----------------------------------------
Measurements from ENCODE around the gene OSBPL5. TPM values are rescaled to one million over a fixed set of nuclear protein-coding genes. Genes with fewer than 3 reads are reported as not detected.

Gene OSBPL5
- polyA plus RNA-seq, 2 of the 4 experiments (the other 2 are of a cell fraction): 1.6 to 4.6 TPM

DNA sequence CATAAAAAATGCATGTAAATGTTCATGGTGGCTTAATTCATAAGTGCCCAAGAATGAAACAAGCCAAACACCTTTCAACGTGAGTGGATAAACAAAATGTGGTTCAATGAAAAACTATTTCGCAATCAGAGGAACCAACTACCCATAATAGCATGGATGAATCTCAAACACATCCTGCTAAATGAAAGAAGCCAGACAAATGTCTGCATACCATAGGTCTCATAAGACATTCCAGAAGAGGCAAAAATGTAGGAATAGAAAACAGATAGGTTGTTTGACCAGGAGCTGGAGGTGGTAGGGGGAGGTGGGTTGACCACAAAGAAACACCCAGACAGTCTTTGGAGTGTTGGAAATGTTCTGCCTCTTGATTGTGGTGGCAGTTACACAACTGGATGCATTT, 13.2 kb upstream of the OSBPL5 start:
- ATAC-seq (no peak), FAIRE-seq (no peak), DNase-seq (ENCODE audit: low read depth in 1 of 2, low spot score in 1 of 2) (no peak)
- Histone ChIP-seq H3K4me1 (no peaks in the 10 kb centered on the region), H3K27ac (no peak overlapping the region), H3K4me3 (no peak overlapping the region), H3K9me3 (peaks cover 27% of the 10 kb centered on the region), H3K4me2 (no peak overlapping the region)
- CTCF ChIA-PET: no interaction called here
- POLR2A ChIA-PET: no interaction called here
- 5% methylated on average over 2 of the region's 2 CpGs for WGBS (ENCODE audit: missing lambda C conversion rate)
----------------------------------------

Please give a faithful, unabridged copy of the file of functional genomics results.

Measurements from ENCODE around the gene OSBPL5. TPM values are rescaled to one million over a fixed set of nuclear protein-coding genes. Genes with fewer than 3 reads are reported as not detected.

Gene OSBPL5
- polyA plus RNA-seq, 2 of the 4 experiments (the other 2 are of a cell fraction): 1.6 to 4.6 TPM

DNA sequence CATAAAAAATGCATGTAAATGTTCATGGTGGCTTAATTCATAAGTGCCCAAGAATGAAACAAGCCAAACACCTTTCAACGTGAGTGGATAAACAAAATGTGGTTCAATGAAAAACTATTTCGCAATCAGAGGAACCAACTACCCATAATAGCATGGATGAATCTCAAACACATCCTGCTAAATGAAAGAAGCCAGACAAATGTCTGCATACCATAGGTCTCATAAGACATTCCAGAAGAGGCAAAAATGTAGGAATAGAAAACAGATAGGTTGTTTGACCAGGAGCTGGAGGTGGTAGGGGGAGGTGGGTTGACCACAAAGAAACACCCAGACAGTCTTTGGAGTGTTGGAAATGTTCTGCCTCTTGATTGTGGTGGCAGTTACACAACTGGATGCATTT, 13.2 kb upstream of the OSBPL5 start:
- ATAC-seq (no peak), FAIRE-seq (no peak), DNase-seq (ENCODE audit: low read depth in 1 of 2, low spot score in 1 of 2) (no peak)
- Histone ChIP-seq H3K4me1 (no peaks in the 10 kb centered on the region), H3K27ac (no peak overlapping the region), H3K4me3 (no peak overlapping the region), H3K9me3 (peaks cover 27% of the 10 kb centered on the region), H3K4me2 (no peak overlapping the region)
- CTCF ChIA-PET: no interaction called here
- POLR2A ChIA-PET: no interaction called here
- 5% methylated on average over 2 of the region's 2 CpGs for WGBS (ENCODE audit: missing lambda C conversion rate)